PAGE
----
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If you watched television in the 90s, you probably remember the phrase “I’m not only the Hair Club president, but I’m also a client”. It was the sign off used in every ad by infomercial pioneer Sy Sperling. Now, you might be asking what this has to do with one of Canada’s largest research and technology parks.
For Stantec, they’re not just an anchor tenant in the David Johnston Research + Technology Park, they’re also responsible for some of the industry-leading sustainable engineering in R+T Park’s buildings.
Stantec is a global design and delivery firm with over 24,000 employees in 400 locations across the globe. Their teams work on infrastructure, building, and energy projects while always staying true to their guiding principle of “design with community in mind”.
In Waterloo Region, one of the Stantec teams focuses is smart technology. This is more than your standard smart home thermostat or smart light bulbs. “We work on all things that can go on the power grid and that have the potential to disrupt it,” said Mike Voll, Global Sector Leader, Smart Technologies at Stantec.
Stantec has had a team in Waterloo Region for almost 20 years. Voll joined Stantec soon after the local office opened in Market Square in Downtown Kitchener. In 2016, the 300 person team moved into the innoTECH Building in R+T Park.
“We had a difficult time finding a place locally that could accommodate our long term growth needs,” said Voll. The innoTech Building is designed, built, and managed by the Cora Group, known for energy-efficient buildings and sustainable construction practices. The building was first occupied by smartphone pioneer BlackBerry (Research In Motion). The 100,000-square-foot building is Waterloo Region’s first LEED® Gold designation for New Construction.
The Stantec team weren’t strangers to the building or R+T Park either. “We were involved in the servicing plan when the park was built,” added Voll. “We started with the OpenText building, then the Agfa building – we had connections to the park.”
Voll described the innoTech Building as being a couple classes higher than their previous office. “It’s just a phenomenal building.” R+T Park also offers amenities beyond the buildings. While the park offers ample parking for those who drive to work, there are also active transportation options. R+T Park has its own ION light rail system station which is part of the Region-wide Grand River Transit system. “That’s one of the things that attracted us – the LRT stop is helpful.”
Staff at Stantec also take advantage of the multi-use trail system that connects R+T Park to the Region’s extensive trail network. “The trails are phenomenal. We do noon hour walking routes and a lot of our team use the cycling network to get to the office.”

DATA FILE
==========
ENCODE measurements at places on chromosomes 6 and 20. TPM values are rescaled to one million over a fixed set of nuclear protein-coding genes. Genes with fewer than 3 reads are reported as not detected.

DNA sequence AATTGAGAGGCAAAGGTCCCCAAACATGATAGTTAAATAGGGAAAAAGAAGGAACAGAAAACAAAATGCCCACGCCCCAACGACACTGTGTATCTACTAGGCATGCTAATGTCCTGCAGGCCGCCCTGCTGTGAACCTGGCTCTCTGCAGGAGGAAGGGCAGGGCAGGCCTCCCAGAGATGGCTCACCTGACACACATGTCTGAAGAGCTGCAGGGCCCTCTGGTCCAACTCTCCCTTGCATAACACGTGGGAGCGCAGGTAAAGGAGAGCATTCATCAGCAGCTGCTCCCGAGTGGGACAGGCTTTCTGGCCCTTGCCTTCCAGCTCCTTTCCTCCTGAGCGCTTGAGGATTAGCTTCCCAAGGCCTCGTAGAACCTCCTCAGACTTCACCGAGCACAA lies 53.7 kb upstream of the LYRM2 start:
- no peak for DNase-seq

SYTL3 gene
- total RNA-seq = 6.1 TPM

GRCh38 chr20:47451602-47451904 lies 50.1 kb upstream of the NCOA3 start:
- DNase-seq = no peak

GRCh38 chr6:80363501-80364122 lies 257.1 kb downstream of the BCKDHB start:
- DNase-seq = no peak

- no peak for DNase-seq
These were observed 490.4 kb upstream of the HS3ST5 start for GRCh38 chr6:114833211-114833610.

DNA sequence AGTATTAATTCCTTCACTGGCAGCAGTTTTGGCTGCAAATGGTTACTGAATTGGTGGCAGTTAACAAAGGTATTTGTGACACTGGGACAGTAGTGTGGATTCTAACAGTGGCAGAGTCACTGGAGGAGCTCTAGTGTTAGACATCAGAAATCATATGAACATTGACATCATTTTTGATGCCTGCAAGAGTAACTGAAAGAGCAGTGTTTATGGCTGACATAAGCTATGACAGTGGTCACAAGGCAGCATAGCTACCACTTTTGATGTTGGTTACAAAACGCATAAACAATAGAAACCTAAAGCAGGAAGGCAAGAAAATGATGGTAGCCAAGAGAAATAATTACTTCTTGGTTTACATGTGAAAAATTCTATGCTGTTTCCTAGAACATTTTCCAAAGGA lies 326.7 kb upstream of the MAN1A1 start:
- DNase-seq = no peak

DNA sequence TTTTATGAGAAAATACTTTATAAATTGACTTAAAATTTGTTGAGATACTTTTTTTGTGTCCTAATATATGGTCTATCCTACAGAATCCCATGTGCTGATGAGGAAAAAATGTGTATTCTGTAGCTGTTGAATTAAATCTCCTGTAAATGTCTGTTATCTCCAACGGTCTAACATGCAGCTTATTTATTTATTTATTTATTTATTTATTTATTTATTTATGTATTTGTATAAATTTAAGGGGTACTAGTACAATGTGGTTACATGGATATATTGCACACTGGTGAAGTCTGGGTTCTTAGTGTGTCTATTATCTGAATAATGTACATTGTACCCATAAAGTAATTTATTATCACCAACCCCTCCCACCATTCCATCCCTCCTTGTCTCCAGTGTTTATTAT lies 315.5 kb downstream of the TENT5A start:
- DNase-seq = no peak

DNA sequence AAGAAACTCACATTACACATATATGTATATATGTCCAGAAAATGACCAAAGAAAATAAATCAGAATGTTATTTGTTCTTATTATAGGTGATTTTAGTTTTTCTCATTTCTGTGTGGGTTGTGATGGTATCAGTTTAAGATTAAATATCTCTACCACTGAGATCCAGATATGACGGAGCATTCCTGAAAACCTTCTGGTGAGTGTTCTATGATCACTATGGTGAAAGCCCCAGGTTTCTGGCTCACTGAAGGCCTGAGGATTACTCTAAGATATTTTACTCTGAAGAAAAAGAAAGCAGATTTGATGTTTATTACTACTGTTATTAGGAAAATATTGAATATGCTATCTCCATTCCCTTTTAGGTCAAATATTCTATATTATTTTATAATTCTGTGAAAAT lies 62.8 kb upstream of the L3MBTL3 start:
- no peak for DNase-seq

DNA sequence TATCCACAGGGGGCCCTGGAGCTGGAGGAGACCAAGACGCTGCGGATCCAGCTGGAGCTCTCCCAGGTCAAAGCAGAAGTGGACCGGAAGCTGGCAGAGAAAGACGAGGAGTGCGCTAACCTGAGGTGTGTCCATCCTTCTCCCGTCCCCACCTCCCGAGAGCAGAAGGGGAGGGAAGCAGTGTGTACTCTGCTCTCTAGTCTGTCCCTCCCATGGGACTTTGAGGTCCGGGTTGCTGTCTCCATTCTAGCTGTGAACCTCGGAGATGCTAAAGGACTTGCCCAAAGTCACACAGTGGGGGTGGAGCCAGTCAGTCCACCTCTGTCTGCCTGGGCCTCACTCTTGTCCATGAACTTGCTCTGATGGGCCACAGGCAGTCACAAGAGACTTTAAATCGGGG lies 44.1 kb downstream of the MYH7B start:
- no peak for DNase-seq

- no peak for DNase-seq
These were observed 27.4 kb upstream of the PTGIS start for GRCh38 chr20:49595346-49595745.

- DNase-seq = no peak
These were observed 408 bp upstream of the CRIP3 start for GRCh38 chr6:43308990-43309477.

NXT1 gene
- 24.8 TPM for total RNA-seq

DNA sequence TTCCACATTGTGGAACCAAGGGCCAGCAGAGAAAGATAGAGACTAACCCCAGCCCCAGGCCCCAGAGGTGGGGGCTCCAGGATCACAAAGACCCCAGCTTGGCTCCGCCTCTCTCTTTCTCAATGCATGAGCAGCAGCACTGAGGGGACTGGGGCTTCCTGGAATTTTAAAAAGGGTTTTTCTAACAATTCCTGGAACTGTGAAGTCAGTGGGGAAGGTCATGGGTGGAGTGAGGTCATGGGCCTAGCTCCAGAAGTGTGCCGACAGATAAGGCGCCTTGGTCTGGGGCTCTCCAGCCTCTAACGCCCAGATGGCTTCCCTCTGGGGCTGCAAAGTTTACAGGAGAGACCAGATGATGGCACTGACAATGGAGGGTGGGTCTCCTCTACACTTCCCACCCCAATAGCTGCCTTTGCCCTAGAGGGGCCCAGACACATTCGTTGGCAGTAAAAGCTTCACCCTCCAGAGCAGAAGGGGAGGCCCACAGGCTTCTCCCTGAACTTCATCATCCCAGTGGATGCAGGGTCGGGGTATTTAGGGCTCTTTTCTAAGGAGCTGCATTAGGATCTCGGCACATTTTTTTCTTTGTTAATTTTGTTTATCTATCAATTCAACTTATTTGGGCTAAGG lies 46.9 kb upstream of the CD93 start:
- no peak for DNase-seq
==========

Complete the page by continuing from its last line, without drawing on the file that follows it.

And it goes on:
Today, the local Stantec team works on a number of different projects ranging from climate change initiatives and clean energy to sustainable development and electric vehicle charging. “You wouldn’t think about it, but clean energy sources have the potential to disrupt the power grid,” Voll said. “They add sometimes intermitent energy to the grid which drives for the need for things like energy storage and microgrids.”
Stantec’s expertise in sustainable development brought them onto the newest R+T Park building, Cora Group’s evolv1. “Some of the same designers from the Agfa project were part of the team that worked on evov1,” said Voll, “We also brought in our Renewable Energy team on the project.”
evolv1 is targeting LEED Platinum and is Canada’s first certified zero-carbon building. The building offers 104,000 square feet of class-A office space and is home to TextNow, EY and more. It is also a net-positive building, producing more energy than it uses thanks to an impressive array of sustainable energy features. “The roof’s solar panels generate 200kw of energy with an additional 400kw from the carport solar panels,” said Voll.
evolv1 also features an interior living wall and triple-glazed windows throughout. “Cora Group wanted to build a carbon positive building and have the space available at the same rates as regular buildings – it’s an aspirational building.”
Stantec’s influence on the park doesn’t end with evolv1. Voll and his team are currently exploring investment in further microgrid and smart building research in support of evolv2, which is planned to be built across the street from evolv1. The new project has many of the same sustainable energy features as its sibling. “Our intent is to look at a microgrid concept for it,” said Voll. “Wouldn’t it make a great epicenter for a microgrid and be able to share energy with other buildings in the park?”
Stantec is looking to contribute more than just world-class engineering for R+T Park’s world-class buildings. Voll said that being in the park with the Accelerator Centre and close to the University of Waterloo and their Velocity startup accelerator is key to their ongoing success.
“It opens up the opportunity to weave new technology into the fabric of our projects,” Voll said. “There’s a community aspect with being located here.”
They are working with an R+T Park startup that is developing battery technology that they may use in upcoming projects. “It’s a lab concept right now, but they need a host site,” said Voll. “R+T Park and some of the landlords like Cora Group have been really receptive. It’s something that benefits them and the community.”
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